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Winter Cycling Don't let snow and ice discourage you this winter. The key element to year-round cycling is proper attire! Check out this winter cycling forum to chat with other ice bike fanatics.

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Old 11-27-11, 05:49 PM   #126
TuckamoreDew
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The final product.


I really like this approach. I'm going to have to try it myself. Have you had a chance to try the tires out much?
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Old 12-15-11, 08:34 PM   #127
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I might have to start thinking about chains or studs again. I had my first fall off of Zoomie today.
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Old 12-20-11, 08:30 AM   #128
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Ordering tires this week and hopefully giving this a shot soon! Wish me luck.
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Old 12-30-11, 09:22 PM   #129
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I am thinking of trying the chains idea but I was thinking that some sort of lighter chain being used more frequently or maybe some kind of webbing made of metal.

Anybody add to this idea?
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Old 01-05-12, 09:58 AM   #130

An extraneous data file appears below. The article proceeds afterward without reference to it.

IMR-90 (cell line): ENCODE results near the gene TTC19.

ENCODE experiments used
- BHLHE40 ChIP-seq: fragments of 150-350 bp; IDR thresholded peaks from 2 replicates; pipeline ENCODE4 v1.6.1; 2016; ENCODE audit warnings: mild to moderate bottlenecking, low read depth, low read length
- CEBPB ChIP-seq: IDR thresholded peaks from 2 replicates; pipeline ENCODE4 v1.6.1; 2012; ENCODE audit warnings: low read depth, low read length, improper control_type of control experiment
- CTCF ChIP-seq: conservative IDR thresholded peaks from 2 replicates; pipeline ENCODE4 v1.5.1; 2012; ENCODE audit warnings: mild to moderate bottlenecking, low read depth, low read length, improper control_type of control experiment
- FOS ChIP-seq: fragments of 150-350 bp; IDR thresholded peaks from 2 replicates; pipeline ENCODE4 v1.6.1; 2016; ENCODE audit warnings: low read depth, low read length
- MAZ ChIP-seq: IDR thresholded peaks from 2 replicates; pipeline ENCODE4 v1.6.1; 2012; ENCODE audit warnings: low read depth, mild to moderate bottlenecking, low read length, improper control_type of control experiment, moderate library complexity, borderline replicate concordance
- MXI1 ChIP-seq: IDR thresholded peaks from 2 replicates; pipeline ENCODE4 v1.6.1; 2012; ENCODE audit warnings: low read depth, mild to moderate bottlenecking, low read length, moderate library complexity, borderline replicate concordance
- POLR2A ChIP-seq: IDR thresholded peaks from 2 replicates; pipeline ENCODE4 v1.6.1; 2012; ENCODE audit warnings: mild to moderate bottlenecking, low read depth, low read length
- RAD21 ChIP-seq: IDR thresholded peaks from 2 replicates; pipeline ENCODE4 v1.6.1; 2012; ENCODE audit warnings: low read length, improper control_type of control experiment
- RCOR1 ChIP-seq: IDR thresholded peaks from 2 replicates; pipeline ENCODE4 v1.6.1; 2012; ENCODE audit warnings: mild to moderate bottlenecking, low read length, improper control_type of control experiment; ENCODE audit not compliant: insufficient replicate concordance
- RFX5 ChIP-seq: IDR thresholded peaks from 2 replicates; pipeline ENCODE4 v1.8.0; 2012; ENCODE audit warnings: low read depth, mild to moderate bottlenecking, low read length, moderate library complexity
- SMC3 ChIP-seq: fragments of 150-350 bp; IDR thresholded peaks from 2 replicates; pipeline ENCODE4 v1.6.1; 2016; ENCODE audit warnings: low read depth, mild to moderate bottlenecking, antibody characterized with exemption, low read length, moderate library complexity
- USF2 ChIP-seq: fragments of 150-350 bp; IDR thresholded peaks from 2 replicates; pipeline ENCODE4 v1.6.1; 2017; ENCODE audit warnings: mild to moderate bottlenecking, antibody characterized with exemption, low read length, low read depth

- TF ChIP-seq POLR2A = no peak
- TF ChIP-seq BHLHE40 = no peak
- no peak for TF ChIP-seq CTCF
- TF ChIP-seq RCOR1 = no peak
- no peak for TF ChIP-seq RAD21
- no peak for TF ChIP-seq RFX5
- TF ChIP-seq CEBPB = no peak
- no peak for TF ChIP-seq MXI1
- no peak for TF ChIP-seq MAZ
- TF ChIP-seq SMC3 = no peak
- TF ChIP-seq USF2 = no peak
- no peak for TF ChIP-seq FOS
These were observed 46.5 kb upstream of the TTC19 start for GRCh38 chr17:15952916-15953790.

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Anyone try studs on slicks or close to slick tires?
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Old 01-05-12, 10:47 AM   #131
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I am thinking of trying the chains idea but I was thinking that some sort of lighter chain being used more frequently or maybe some kind of webbing made of metal.

Anybody add to this idea?
I bought some webbing this autumn to try but did not get there yet. not metal but nylon, plenty strong I think if you get the right stuff. I bought from a garden center. Got something that was approx 10mm x 10mm and I think that is a bit small.

Wanted to use it on a Brompton where there is not much room for studs in the frame and also no space for the chains I made for other bikes. I think chain or mesh is good for folding bikes and other bikes that is often taken innside a building, car or similar.

But then nothing is effective on the black ice with rain ontop we had for approx 2 weeks .
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Old 01-05-12, 10:55 AM   #132
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Anyone try studs on slicks or close to slick tires?
Yes. After reading about and looking at the Marathon winters (and remembering how straining riding in the winter can be) I this year decided to go for the "non knobby" tyres when making new ones. No new pix but I`ll try to get some tomorrow. I realised I needed sturdy tyres so that they do not rip easely when in use so I used some locally bought "puncture proof" tyres w moderate threading. Put them on BF`s bike and my sons spare winterbike. Making one more set for a friend but I am thinking of getting some marathon winters for my spare winterbike.
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Old 01-05-12, 11:16 AM   #133
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I bought some webbing this autumn to try but did not get there yet. not metal but nylon, plenty strong I think if you get the right stuff. I bought from a garden center. Got something that was approx 10mm x 10mm and I think that is a bit small.

Wanted to use it on a Brompton where there is not much room for studs in the frame and also no space for the chains I made for other bikes. I think chain or mesh is good for folding bikes and other bikes that is often taken innside a building, car or similar.

But then nothing is effective on the black ice with rain ontop we had for approx 2 weeks .